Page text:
KU News Release


Dec. 15, 2010
Contact: Brendan M. Lynch, University Relations, (785) 864-8855

On Vietnamese restaurant menu, KU researcher discovers lizard new to science

LAWRENCE — The exciting scientific discovery was fried and served with tomato and lettuce on the side.

At least that’s how University of Kansas graduate student Jesse Grismer first heard of a species of lizard heretofore unknown to scientists — it was featured on the menu of a restaurant in the remote Ca Mau province of southern Vietnam.

Grismer and his father — a herpetologist at La Sierra University in Riverside, Calif. — jetted to Vietnam in search of the unknown lizard based on a lead by a fellow scientist and family friend, Ngo Van Tri of the Vietnam Academy of Science and Technology.

“He’s a real go-getter,” Grismer said of Tri. “He knew that I was working on Leiolepis for my master’s research. He took it upon himself to go to southern Vietnam. He went down there and collected a large series of these things and sent me tissue samples and also the specimens. They looked just liked the females of an already known species that existed there.”

But Grismer found it odd that all of the specimens sent by Tri were female and deduced that they were not commonplace Leiolepis reevesi. He sequenced the mitochondrial DNA of the tissue samples Tri had collected and demonstrated these lizards were more closely related to known asexual species of Leiolepis and not the known sexual species. After closely examining photos and specimens of the lizards, Grismer and his father determined that the lizards being served a la carte were likely new to science.

“We came to the conclusion that Tri had found a population of new asexual species,” said Grismer. “We were headed out there to collect some geckos for my father’s research and we figured we’d just make another pit stop with Tri to collect these lizards — we just had no idea what it would entail.”

Tri had informed Grismer and his father that the remarkable lizards were to be found on the menu at a particular restaurant in the Ca Mau region on Vietnam’s Mekong Delta.

After landing at Ho Chi Minh City airport, Grismer and his father embarked on a harrowing eight-hour motorcycle trek southward, calling ahead to the owner of the restaurant to reserve the remaining supply of lizards. But at the end of the journey, the KU researcher and his father were met with disappointment.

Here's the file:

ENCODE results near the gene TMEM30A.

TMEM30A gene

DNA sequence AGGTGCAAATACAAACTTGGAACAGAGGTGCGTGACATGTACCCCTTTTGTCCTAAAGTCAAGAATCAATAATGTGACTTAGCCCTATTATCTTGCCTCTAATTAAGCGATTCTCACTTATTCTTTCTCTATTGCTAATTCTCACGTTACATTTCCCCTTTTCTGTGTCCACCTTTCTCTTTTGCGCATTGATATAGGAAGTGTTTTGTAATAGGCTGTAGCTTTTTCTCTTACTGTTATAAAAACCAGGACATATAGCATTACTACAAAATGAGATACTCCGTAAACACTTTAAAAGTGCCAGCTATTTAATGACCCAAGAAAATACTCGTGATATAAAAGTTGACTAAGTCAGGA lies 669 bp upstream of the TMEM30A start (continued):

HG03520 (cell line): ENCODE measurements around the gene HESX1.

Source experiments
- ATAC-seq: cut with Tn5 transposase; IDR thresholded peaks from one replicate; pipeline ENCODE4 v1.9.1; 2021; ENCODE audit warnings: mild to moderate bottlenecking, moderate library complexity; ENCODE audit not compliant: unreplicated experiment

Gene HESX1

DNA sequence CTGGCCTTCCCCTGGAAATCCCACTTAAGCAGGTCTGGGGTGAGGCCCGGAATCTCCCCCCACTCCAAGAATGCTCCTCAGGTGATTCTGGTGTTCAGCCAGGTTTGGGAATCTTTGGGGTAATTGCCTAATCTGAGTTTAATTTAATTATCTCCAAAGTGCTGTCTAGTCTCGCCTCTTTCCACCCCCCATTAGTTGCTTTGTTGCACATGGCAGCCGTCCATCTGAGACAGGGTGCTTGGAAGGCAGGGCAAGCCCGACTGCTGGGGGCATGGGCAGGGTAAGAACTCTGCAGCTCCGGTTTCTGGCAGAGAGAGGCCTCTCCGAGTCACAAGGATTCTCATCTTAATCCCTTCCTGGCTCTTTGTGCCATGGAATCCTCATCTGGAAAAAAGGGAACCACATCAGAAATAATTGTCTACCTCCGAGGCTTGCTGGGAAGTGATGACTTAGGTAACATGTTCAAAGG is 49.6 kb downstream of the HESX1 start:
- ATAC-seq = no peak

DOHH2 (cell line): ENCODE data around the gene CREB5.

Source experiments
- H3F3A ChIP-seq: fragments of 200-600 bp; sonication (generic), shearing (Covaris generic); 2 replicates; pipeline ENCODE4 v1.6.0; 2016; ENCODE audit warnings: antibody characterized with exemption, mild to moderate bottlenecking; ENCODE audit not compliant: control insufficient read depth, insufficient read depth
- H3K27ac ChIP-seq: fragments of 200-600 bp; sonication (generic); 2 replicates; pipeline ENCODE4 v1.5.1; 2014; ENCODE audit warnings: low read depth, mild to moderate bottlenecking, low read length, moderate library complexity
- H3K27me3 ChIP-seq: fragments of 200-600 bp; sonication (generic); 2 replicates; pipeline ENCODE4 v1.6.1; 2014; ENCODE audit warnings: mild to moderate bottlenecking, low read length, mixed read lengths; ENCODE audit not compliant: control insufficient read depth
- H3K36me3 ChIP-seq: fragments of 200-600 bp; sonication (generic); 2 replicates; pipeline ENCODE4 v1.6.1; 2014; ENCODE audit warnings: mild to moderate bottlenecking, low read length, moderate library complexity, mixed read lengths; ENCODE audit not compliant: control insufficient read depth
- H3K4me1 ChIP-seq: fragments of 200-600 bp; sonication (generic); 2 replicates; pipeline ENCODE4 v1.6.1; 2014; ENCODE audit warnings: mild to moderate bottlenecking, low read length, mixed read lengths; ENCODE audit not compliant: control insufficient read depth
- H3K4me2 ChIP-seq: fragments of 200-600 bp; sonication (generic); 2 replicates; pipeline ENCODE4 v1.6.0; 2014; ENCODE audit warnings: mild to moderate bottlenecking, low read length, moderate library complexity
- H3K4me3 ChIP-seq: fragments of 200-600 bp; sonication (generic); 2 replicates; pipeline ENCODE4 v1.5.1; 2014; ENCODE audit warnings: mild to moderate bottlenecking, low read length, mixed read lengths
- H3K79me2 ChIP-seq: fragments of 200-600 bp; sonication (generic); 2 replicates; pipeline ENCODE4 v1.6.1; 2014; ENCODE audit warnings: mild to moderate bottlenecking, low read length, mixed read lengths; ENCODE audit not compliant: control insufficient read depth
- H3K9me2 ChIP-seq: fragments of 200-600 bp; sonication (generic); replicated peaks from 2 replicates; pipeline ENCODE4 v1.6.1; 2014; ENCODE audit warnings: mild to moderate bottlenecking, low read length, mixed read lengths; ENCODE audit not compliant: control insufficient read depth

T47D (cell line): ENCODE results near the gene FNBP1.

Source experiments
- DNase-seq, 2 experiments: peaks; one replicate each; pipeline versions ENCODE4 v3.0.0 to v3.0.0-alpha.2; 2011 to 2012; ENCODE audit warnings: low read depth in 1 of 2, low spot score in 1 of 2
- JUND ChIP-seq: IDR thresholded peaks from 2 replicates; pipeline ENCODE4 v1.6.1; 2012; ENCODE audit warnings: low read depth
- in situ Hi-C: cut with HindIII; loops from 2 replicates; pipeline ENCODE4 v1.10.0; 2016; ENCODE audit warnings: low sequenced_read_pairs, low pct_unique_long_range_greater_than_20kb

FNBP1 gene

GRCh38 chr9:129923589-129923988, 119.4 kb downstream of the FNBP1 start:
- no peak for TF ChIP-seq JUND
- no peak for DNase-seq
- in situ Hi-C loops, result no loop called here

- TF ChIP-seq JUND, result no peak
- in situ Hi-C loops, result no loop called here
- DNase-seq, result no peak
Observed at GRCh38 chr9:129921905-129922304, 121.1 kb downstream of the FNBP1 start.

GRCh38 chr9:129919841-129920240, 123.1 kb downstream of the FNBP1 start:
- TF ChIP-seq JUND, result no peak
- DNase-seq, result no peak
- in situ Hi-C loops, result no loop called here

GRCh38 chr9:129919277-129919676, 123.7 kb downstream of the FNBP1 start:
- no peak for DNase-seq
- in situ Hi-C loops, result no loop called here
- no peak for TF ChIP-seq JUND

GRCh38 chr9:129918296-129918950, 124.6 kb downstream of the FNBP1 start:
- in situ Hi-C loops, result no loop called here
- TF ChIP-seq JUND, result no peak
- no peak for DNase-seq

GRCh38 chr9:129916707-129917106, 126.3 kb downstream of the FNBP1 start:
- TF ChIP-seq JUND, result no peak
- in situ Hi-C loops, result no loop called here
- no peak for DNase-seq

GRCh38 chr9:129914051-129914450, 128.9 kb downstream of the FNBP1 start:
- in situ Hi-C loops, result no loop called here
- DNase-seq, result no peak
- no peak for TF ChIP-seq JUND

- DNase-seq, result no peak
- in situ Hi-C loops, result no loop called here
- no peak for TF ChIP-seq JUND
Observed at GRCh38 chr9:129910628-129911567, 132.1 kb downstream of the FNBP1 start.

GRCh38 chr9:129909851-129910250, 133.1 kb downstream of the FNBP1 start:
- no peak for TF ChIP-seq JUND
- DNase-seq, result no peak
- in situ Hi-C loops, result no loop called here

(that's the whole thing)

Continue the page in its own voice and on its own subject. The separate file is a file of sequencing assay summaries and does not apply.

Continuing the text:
“We get there and — I can’t blame him — he had a bunch of customers come in and he was like, ‘Oh well,’ and he cooked them all up and sold them,” said Grismer.

So the restaurant owner put the Grismers and Tri in touch with locals who were able to help the scientists find more lizards. After collecting enough specimens, the scientists were able to consume a plateful of the species, too.

“We went back to the restaurant and he actually had more,” said Grismer. “So we ate some of them.”

Grismer said the taste of the new species is “nothing like chicken.”

“It’s a taste that — unfortunately — only a herpetologist could relate to,” he said. “I can only describe it in a herpetological context, it tastes like a bag of wet lizards.”

Further research into the lizard confirmed for the KU researcher that the population of lizards were indeed new to science.

“When we got back to the lab, we were able to lay out all the other known asexuals, including this new one, and then laid out a set of morphological characteristics, then created a key to diagnose if from other populations,” Grismer said. “It turns out that there are some really unique characteristics that separated this from all the other asexuals. On top of that, it’s geographically isolated. It’s the only asexual species in southern Vietnam.”

Because the Grismers were the first to describe the new species, they also had the chance to name the newfound species. They chose to honor their “hard charging” Vietnamese colleague Tri by christening the new species Leiolepis ngovantrii.

Although Grismer is near the beginning in his scientific career, he’s already taken part in describing and naming 19 or 20 new species.

“It’s always an extraordinary thing to find a new species,” Grismer said. “You’re finding a new lineage of life that’s never been seen before. I don’t think anyone would turn their nose up at that.”


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